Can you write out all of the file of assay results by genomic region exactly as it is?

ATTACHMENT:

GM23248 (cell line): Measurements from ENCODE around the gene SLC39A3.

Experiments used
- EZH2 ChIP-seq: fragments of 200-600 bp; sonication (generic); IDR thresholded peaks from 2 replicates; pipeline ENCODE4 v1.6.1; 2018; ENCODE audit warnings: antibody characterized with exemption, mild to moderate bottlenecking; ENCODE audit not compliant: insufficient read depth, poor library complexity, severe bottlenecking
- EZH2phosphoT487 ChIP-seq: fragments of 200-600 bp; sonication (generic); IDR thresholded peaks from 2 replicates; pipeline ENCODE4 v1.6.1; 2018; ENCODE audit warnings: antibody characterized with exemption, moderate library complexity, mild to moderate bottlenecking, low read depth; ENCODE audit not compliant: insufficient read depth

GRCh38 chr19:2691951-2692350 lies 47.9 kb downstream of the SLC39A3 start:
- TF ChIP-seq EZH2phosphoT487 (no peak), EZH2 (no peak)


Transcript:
GM23248 (cell line): Measurements from ENCODE around the gene SLC39A3.

Experiments used
- EZH2 ChIP-seq: fragments of 200-600 bp; sonication (generic); IDR thresholded peaks from 2 replicates; pipeline ENCODE4 v1.6.1; 2018; ENCODE audit warnings: antibody characterized with exemption, mild to moderate bottlenecking; ENCODE audit not compliant: insufficient read depth, poor library complexity, severe bottlenecking
- EZH2phosphoT487 ChIP-seq: fragments of 200-600 bp; sonication (generic); IDR thresholded peaks from 2 replicates; pipeline ENCODE4 v1.6.1; 2018; ENCODE audit warnings: antibody characterized with exemption, moderate library complexity, mild to moderate bottlenecking, low read depth; ENCODE audit not compliant: insufficient read depth

GRCh38 chr19:2691951-2692350 lies 47.9 kb downstream of the SLC39A3 start:
- TF ChIP-seq EZH2phosphoT487 (no peak), EZH2 (no peak)